The thrilling days of yesteryear
Western comics are almost extinct. There was a time when every screen cowboy had his accompanying comic books, avidly bought by (mostly) small boy fans. This was especially true during the height of the 1960s TV Western when newsstands were covered with cowboy comic heroes.
As the TV and big-screen Western became rarer, so did the paper versions. Many of them were anyway pretty bad. Usually they had deceptively colored and glossy covers masking (literally in the case of the Lone Ranger) pretty crude black & white line-drawing interiors. They were often poorly drawn and clunkily written.
But in the case of the masked man anyway, Western comics are back. And they are good. Aimed at an older public than before and darker in tone, Dynamite’s Lone Ranger series, now collected in paperback book format, make rather a good read. My favorite nephew (alright, I’ll admit to only having one, still he is my favorite) gave me the volume with the first six comics collected together, for Christmas. Kind and perceptive man.
Written by Brett Matthews and drawn by Sergio Cariello, with colorist Dean White, letterer Simon Bowland (some of the letters are too small, Mr. Bowland) and Art Director John Cassaday also credited, The Lone Ranger, Volume 1: Now and Forever makes essential reading for us Rangeristas. If you haven’t already got the comics.
The series doubtless enjoys the enhanced popularity gained by the big 2013 Disney movie with Johnny Depp, but of course the comics came first.
The volume tells the founding myth of the origins of the Lone Ranger, rather like the 1949 pilot movie or the 1981 remake. It sticks, by and large, to the established legend of John Reid and the murderous ambush, Tonto finding the half-dead ranger and how they joined forces to foil the dastardly Butch Cavendish, but there are slightly new interpretations of the tale; it has some originality and is not a stale rehearsal.
It begins with quite a few back-to-the-future displacements in time – flashbacks in other words – as we flit back and forth from Reid’s childhood to the ambush to ‘the present’ (1870s?). There are a good series of frames where the boy sits on a stump and slowly works out a philosophical truth. In fact the father/son relationship is skillfully drawn. Then, “one year ago”, we see a besuited young Reid coming back from an education back East; he pals up with his Texas Ranger brother, a devoted user of the “hi-yo” call.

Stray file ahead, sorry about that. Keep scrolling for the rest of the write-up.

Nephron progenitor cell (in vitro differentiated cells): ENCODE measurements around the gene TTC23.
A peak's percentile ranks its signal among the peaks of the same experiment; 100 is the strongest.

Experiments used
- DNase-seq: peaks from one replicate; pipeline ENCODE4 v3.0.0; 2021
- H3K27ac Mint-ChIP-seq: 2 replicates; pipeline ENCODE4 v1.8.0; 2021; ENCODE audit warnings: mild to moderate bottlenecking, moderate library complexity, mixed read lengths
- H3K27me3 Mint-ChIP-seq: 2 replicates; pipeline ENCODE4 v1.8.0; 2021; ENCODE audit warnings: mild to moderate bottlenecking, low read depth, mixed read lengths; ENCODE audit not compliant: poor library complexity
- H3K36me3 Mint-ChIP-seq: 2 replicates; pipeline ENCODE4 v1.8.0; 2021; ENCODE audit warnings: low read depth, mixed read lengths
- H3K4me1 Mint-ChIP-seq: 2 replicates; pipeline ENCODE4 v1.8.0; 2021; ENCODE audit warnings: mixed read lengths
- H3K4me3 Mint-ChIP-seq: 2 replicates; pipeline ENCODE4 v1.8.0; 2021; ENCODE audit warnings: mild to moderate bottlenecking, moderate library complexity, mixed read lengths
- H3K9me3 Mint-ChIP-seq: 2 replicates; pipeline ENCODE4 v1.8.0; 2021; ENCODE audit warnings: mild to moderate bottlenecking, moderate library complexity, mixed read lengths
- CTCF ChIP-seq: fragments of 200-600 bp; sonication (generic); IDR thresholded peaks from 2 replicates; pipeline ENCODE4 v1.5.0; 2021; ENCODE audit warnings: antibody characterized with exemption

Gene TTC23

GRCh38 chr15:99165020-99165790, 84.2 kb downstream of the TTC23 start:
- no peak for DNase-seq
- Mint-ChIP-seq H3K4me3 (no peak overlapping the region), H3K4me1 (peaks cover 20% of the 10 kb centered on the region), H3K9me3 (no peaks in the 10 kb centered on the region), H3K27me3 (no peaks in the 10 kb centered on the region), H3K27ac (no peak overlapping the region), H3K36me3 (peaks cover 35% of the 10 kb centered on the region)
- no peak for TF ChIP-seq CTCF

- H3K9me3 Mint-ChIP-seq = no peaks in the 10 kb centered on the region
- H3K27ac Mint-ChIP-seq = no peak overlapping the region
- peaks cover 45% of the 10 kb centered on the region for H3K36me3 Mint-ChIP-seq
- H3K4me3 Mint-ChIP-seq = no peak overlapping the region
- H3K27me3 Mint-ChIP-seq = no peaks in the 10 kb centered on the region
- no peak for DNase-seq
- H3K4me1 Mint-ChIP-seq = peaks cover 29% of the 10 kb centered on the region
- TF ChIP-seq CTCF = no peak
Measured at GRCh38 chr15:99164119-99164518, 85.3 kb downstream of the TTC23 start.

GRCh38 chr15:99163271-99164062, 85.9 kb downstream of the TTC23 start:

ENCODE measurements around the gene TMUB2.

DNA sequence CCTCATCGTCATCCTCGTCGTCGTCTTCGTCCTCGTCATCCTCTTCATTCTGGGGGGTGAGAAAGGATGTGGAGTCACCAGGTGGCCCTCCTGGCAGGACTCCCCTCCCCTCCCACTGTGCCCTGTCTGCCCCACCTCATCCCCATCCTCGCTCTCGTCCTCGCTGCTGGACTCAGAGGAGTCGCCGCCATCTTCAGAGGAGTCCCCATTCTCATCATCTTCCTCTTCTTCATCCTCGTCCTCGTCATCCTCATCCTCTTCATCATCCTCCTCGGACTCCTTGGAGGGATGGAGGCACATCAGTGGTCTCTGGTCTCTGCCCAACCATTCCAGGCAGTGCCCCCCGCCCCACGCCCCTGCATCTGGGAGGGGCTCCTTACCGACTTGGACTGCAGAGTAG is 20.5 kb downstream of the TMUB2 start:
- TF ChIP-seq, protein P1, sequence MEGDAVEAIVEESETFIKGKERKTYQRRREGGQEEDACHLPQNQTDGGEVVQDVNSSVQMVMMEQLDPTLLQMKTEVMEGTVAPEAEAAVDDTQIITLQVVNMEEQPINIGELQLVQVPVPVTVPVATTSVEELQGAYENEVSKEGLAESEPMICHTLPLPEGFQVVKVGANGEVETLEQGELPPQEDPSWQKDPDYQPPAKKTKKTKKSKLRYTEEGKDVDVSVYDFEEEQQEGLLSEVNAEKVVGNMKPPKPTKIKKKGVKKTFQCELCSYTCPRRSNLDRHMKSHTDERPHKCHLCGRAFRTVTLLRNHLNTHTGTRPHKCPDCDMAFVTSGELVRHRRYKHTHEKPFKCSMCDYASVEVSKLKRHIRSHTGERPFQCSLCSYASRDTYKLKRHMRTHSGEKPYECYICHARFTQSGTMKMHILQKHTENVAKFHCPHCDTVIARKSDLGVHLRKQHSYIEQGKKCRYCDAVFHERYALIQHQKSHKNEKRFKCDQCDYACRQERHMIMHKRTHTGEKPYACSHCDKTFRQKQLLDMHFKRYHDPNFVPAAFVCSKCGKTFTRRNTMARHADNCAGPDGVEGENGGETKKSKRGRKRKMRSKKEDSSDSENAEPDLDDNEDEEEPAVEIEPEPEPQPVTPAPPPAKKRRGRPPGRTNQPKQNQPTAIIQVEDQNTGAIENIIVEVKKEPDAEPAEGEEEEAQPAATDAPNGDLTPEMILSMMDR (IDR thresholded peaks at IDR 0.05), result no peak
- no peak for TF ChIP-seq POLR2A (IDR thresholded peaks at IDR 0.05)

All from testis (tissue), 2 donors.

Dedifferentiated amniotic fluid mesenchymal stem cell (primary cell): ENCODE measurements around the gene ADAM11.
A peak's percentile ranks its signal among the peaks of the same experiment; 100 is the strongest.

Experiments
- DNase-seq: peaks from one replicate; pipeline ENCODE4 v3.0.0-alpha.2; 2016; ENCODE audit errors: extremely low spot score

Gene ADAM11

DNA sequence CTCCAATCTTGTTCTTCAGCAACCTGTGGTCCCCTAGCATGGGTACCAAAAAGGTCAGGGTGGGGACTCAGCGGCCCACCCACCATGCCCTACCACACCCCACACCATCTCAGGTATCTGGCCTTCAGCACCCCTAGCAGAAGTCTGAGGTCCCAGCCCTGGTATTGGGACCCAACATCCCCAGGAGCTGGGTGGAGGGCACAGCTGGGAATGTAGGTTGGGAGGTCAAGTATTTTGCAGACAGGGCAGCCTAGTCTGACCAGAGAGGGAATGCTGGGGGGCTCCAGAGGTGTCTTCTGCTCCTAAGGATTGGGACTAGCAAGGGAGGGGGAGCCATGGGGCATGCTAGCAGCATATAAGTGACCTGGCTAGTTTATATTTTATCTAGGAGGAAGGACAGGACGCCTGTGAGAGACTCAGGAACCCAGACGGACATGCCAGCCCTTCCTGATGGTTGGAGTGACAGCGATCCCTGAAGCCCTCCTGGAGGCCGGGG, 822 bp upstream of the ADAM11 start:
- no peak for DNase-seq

The famous ambush is graphically drawn and the frame showing the Cavendish henchman who is about to finish John off shot through the throat by an arrow from Tonto is pretty grisly, though the henchperson’s cry is rendered as “HRRRKKK”, which will please comic readers. Tonto’s first word to Reid is, amusingly, “How”, which, however, on the following page turns out to be the start of the question, “How are you still alive?”
There’s a sinister character, Julius Bartholomew, who gives a new meaning to the name Black Bart. His behavior is not for young children readers. Tonto digs the graves for the dead rangers, including a false one for John, but the ruse doesn’t work…
Plenty of gore
The first silver bullet comes from a melted down Texas Rangers’ badge. Reid buys the equine Silver despite the warning from the trader that “he won’t break”. Silver has an almost human face. We get the silver mine, with enough ore for a ton of bullets. The Ranger dons an at first ragged and rather frightening, then a neater mask. He and Tonto set off on their quest to hunt down Butch and then Right Wrongs.
The story observes the conventions, therefore, but puts a harder, tougher cast on it. It can be read ‘straight’ and it is true to the spirit of the classic hero but it is not really suitable for the younger reader. Occasionally it verges on the frightening and some scenes are bloody and violent, although the Ranger properly avoids shooting people. Both the masked man and his sidekick are toughly depicted.
No Clayton Moore
Tonto, especially, is quite fearsome at times and he is certainly not the menial factotum of the TV series. He doesn’t obediently answer “Me do” when given the dirty work to do. If anything, he’s almost the boss.
The tale is told in a clearly cinematic way, but is none the worse for that. You might get a series of five pictures on the same page, all almost identical, showing the same character sitting and musing. Mr. Cariello is an artist of considerable talent and the vignettes are finely drawn.
A nice feature of the book version is the addition of sketches and character designs, with a few comments, at the end.
Dynamite has another, later Lone Ranger series but it isn’t as good so if you are interested, make sure you get the Matthews/Cariello one.